Last weekend I had the good fortune to attend Rajesh Setty’s 4th Cerebrate. The event is held twice annually. It was my first time attending, and I believe each event has been a little bit different and continues to evolve.
It has always been held at the Mount Madonna Center overlooking the Monterey Bay. In advance, we were only told to arrive on Friday night by 4:30 p.m. and that it would end early on Sunday afternoon. There was little advance details that we (the participants) were given as to how things will work. It’s that way by design. It’s a little mysterious.
But it was an awesome experience …
All fifteen participants attended because Rajesh personally invited them or they were referred by a friend. I attended because my friend Terry told me I should go. She said I’d benefit from it in one way or the other. Attending Cerebrate starts with an act of trust.
Despite the lack of an advance agenda, the group quickly settled into a structure that felt comfortable and productive. The first half of Cerebrate gave everyone an opportunity to talk about themselves. As I stated already, there wasn’t a format that was to be followed. Rather, a format evolved as one spoke, then another, and finally all fifteen.
After a person spoke, you understood them on a much deeper level. The polite chit-chat that we initially engaged in such as ‘what do you do’ suddenly seemed irrelevant. Because people shared freely, we learned personal struggles, conflicts, tragedies, triumphs, and victories. As one shared the intimate details of their life journey, it inspired the next person to do the same. In my own case, I revealed details about a single lesson learned from each my mother and my father. Those lessons shape me to this very day and are key to my developing the three principles of Gumption. Before Cerebrate, I had never publicly stated these lessons … I gained a deeper understanding of my own foundational beliefs.
In the forty-five total hours the group spent together, almost thirty-three hours were either spent in formal group conversation or one-on-one discussions. Whew … that is a lot of listening. Note that I didn’t say a lot of talking. Everyone listened at least fifteen times more then they talked.
Here are a few more random thoughts and highlights.
- In-depth understanding of others does not occur during a five-minute conversation. Having a willingness to share deeply with others doesn’t happen in a ten-minute conversation. Real sharing and understanding occurs when a significant amount of time is taken. And it must be done so in an atmosphere of complete trust.
- One participant shared during the goodbyes that he never before arrived for a two-day business visit where he didn’t prepare and have preconceived concepts about what the outcome should be. Arriving with this type of openness seems to be a key ingredient to making the event personally so rewarding.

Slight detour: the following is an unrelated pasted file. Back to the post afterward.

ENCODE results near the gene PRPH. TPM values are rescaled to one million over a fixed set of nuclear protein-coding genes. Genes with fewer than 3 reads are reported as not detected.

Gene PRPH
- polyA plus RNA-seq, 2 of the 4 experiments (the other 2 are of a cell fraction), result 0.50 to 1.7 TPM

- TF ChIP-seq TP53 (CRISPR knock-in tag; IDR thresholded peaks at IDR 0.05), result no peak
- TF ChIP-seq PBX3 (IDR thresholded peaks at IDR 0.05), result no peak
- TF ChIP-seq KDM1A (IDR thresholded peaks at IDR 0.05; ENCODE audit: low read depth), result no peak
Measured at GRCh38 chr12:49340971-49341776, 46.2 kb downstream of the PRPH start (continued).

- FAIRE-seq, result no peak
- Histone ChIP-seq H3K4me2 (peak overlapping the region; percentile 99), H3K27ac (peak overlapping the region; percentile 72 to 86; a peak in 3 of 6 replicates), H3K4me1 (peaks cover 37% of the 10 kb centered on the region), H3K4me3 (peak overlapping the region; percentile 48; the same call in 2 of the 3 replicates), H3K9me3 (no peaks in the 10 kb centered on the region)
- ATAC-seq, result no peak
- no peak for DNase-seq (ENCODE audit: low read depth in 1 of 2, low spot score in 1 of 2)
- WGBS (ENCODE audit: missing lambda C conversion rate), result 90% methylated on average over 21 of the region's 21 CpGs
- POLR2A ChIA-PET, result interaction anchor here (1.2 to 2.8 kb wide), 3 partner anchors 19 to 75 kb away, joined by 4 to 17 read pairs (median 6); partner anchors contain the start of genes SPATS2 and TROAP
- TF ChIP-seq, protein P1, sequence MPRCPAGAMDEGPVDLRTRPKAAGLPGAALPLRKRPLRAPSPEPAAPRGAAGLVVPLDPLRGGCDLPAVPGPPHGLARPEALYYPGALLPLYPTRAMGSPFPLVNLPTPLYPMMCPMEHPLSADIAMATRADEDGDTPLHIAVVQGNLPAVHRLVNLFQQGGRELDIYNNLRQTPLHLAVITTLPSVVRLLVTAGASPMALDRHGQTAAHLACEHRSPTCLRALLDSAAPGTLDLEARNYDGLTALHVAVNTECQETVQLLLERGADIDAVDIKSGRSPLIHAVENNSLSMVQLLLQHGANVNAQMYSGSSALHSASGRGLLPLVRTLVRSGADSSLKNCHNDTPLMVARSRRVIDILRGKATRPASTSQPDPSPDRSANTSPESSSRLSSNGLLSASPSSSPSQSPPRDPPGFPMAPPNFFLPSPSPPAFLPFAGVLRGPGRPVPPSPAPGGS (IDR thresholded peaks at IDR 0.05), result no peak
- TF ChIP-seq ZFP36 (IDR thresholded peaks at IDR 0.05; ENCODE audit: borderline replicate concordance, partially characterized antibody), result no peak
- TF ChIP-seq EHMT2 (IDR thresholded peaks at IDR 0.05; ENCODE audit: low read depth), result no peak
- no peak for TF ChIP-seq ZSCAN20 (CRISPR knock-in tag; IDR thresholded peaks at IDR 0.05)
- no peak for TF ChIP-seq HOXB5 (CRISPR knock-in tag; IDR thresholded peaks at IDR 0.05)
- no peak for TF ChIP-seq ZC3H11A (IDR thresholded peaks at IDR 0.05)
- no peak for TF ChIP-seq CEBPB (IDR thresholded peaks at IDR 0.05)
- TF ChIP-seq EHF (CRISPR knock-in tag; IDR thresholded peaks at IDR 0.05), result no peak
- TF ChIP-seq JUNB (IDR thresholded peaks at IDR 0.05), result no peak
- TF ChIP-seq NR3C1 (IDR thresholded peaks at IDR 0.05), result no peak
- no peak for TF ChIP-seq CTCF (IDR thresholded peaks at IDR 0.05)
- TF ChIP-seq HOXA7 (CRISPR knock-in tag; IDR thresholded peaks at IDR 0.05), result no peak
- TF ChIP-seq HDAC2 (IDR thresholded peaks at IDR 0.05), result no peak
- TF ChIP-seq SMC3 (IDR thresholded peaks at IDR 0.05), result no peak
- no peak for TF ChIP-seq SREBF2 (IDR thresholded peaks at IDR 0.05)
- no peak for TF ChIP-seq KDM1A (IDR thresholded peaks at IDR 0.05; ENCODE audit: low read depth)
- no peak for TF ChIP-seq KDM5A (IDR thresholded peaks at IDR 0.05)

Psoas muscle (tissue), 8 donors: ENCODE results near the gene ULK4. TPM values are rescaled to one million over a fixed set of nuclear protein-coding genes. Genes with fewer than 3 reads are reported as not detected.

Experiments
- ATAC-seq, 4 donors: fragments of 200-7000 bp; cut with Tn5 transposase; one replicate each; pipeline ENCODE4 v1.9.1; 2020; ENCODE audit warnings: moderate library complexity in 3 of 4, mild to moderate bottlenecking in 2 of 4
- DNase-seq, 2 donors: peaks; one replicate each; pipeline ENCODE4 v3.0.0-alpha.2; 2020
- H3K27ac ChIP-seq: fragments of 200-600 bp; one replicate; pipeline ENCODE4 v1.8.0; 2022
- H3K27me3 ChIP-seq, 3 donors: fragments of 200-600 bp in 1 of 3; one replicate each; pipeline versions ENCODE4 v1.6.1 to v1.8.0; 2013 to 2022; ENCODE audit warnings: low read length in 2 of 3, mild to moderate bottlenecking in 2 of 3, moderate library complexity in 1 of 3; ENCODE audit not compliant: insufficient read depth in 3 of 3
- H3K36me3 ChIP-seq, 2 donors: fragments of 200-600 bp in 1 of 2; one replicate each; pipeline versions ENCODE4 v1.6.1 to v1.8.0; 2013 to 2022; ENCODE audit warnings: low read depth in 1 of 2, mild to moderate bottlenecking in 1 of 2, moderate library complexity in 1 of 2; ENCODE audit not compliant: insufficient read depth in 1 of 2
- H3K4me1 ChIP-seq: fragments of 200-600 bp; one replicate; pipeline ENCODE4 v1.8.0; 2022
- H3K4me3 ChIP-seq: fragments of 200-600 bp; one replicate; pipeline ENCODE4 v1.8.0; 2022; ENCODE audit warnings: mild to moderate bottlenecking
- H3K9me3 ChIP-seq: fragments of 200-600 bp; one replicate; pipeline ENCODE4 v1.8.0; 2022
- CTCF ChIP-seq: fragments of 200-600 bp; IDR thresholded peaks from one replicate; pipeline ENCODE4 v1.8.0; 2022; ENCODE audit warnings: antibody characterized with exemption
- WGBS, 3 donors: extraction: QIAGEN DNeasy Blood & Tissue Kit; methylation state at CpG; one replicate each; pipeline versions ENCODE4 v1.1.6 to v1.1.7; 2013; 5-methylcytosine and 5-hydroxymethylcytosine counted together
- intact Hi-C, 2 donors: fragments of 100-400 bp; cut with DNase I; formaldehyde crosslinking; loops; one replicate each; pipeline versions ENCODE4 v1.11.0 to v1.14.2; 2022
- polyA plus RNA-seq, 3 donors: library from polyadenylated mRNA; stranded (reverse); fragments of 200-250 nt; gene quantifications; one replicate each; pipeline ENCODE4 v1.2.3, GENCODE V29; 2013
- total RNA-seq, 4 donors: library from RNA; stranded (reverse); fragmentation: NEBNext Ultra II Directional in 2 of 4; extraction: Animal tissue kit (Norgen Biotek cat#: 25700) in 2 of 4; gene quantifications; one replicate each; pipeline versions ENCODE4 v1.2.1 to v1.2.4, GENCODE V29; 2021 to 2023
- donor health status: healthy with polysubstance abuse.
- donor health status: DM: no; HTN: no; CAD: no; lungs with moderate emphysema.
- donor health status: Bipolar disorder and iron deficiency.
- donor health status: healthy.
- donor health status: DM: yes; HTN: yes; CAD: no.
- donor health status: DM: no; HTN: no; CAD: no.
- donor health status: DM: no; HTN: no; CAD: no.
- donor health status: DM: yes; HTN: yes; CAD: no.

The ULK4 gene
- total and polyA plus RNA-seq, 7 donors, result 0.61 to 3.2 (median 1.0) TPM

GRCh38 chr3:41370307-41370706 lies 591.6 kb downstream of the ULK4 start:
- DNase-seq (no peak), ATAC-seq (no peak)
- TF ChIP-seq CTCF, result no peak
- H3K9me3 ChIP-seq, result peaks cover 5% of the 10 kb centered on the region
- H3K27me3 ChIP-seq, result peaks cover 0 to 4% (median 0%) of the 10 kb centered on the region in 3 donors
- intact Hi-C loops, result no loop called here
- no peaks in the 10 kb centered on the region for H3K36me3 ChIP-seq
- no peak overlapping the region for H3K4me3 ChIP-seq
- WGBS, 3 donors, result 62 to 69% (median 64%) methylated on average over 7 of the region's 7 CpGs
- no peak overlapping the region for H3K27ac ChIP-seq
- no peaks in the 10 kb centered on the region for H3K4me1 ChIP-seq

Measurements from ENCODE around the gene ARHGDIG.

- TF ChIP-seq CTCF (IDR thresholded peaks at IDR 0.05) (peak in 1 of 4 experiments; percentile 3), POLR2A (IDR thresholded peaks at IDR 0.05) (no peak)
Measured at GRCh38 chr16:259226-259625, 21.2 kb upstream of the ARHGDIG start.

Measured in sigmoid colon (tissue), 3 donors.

- Karma – While it was never discussed openly in the group sessions, I felt myself sensing it and learning more and more about karma from my one-on-one conversations with my new friends.
- Despite having met with various degrees of monetary success during their careers, almost all spoke in one way or the other the need to do work that was meaningful on a personal level in the future – making money is no longer a prime motivating factor.
- Despite cultural differences … despite physical differences … despite age, gender, and spiritual differences … people have more in common with each other than we have differences.
- Active listening takes concentration and is hard work … good things occur (and are learned) when you concentrate and work hard at listening.
- I never before heard a math joke in my entire life … I never before laughed so hard at back-to-back math jokes told by Rajesh.
- It’s easier to think about the world in terms of cultures than it is to think about the world in terms of countries.
- The Art of Controversy written by Arthur Schopenhauer (1788-1860) should be required reading for all people interested in personal or public persuasion. It lists numerous tactics that individuals use to argue, distract, confuse, and even personally attack when attempting to counter argue a point. We see a lot of these tactics daily by our political leaders and the talking head commentators … sad, but true. AND, the book is public domain so the Kindle version is free – now, how cool is that?
- We meet many people during the course of our daily lives and business dealings. They mostly are acquaintances. Cerebrate offered fifteen strangers the opportunity to form life-long friendships in a single weekend of listening and sharing.
If you’d like me to introduce you to Rajesh or a future Cerebrate, just send me a message or add a comment … it was better than a box of chocolates.
Next Blog Title: Cerebrate – Five Things I Learned
Next Blog Date: February 23, 2012